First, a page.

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10 Things That Don’t Disprove Global Warming


6
Carbon Dioxide Is a Tiny Part of the Atmosphere
Environmental activists dressed up as CO2 molecules stage a protest in front of Berlin's landmark Brandenburg Gate in 2009 to coincide with the United Nations Climate Change Conference in Copenhagen. DAVID GANNON/AFP/Getty Images
Environmental activists dressed up as CO2 molecules stage a protest in front of Berlin's landmark Brandenburg Gate in 2009 to coincide with the United Nations Climate Change Conference in Copenhagen. DAVID GANNON/AFP/Getty Images

If you've been following the global warming discussion at all, you probably know that scientists believe that car exhaust pipes and power plant stacks are pumping too much carbon dioxide into the atmosphere. That, in turn, increases the Earth's natural greenhouse effect, in which heat from the sun's rays is trapped in the atmosphere instead of radiating back into space.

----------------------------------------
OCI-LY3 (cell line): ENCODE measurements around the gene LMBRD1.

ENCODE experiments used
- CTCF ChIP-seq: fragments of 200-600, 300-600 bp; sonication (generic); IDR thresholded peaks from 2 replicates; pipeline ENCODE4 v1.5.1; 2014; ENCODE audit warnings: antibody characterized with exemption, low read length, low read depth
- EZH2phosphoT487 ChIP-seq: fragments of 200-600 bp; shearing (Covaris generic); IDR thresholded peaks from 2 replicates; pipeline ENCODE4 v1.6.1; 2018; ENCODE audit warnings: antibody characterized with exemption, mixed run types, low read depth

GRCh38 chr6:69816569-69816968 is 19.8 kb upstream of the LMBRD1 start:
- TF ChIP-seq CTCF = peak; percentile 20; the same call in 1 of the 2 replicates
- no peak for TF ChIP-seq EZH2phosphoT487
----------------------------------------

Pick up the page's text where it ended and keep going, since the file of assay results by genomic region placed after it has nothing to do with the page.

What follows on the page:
People who don't believe that humans are causing the planet to heat up sometimes point out that even though we're spewing out more carbon dioxide than ever before, the gas still only amounts to a minute fraction of Earth's atmosphere — just 0.04 percent, to be precise [source: Gillis] . How could such a small portion of the atmosphere cause so much harm?

Focusing upon the relative concentration is like claiming that a tiny quantity of arsenic or cobra venom couldn't possibly kill you [source: Gillis]. And carbon dioxide is really good at trapping heat. While the gas only amounts to not even half of a percent of the atmosphere, it accounts for 20 percent of the greenhouse effect [source: NASA]. So increasing that tiny bit of atmospheric CO2 can have a disproportionately huge effect.